"Releasing the Baby"
Written: 30th Dec 2004 | Last Updated: 30th Dec 2004
Somehow, in conversation over the holidays, the topic of miscarriage came up. We usually refer to this very sad event by saying the mother has “lost the baby”. I got to thinking about this – the finger-pointing cruelty of the phrase. Why haven’t we women come up with something better? Is it because we still believe we were put on this Earth to take the blame for everything?
Spontaneous abortion is a natural event precipitated by some inherent irregularity or physical trauma in a growing foetus. Unless a mother is extremely irresponsible and puts her baby’s life at risk by indulging in dangerous habits, miscarriage is usually considered to be “nature taking its course”. For some genetic or health reason, the baby may not be able to be sustained to term, and the body simply lets it go. While loaded with myth and female guilt, it is, in the majority of cases, a natural phenomenon.
Telling a hormonally overactive and emotionally distressed woman that she has “lost the baby” is tantamount to accusing her of murder. It puts fault squarely in her lap – or in her uterus. In some instances, the woman may indeed have difficulty carrying a baby…she may have obstructions in her uterus such as fibroids or endometriosis. She may be diabetic or have a weak cervix or placenta. On the other hand, the father’s sperm may be defective – or he and his partner may have a rhesus incompatibility, or the mixture of egg and sperm may not be a good genetic match. But does that make “losing it” her fault…his fault? Or is it just the way life is?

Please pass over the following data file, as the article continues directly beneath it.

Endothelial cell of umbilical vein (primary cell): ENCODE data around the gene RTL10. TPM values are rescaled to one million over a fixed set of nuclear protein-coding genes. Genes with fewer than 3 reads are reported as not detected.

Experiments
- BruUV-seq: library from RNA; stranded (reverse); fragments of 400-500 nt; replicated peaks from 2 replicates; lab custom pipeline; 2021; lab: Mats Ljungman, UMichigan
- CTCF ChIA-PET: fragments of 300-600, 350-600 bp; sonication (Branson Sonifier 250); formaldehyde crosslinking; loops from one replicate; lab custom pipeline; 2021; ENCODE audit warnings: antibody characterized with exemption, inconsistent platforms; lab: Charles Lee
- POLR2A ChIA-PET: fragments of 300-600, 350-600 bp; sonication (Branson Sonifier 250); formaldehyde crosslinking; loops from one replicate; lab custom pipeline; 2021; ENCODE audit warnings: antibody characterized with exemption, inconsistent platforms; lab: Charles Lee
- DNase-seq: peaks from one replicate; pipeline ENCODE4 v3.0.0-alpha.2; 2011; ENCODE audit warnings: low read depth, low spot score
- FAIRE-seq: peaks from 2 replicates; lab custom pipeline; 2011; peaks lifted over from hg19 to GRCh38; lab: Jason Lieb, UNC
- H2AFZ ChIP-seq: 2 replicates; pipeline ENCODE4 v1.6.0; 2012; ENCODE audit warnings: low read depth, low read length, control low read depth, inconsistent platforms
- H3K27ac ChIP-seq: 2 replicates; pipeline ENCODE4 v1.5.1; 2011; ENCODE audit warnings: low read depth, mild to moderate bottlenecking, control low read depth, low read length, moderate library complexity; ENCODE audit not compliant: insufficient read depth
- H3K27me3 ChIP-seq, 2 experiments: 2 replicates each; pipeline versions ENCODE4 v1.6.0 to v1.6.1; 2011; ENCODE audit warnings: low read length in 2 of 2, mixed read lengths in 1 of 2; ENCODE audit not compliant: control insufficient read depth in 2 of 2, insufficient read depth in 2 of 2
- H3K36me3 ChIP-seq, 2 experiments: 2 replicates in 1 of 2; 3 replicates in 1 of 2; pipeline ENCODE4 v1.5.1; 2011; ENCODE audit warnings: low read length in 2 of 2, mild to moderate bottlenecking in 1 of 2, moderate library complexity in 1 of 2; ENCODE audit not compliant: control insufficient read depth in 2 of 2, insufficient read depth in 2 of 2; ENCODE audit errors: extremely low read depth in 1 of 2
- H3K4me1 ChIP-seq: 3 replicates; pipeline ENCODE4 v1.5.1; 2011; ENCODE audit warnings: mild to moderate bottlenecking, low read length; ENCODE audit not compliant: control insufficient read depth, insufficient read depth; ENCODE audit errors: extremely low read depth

Becoming parents requires love and patience and compassion from both mother and the father – and the kind of unity that resists placing blame or stirring guilt or fostering feelings of angst if something goes horribly wrong. If nature takes its course during the exciting, expectant but often risky first half of pregnancy, and a baby dies, shouldn’t a woman just say “my body released the baby early”? It’s a non-judgmental, spiritually fluid way of saying the child has been a part of the couple’s life long enough to be adored, but not long enough to be known.
There’s no easy path after “releasing” a baby – it’s a hard slog to get through the pain and lack of confidence generated by the whole experience. But maybe by accepting the “release” as a sign of your body’s inner wisdom, it will soothe the mind, heal the body and help create a healthy environment for a new child when you’re ready to try again.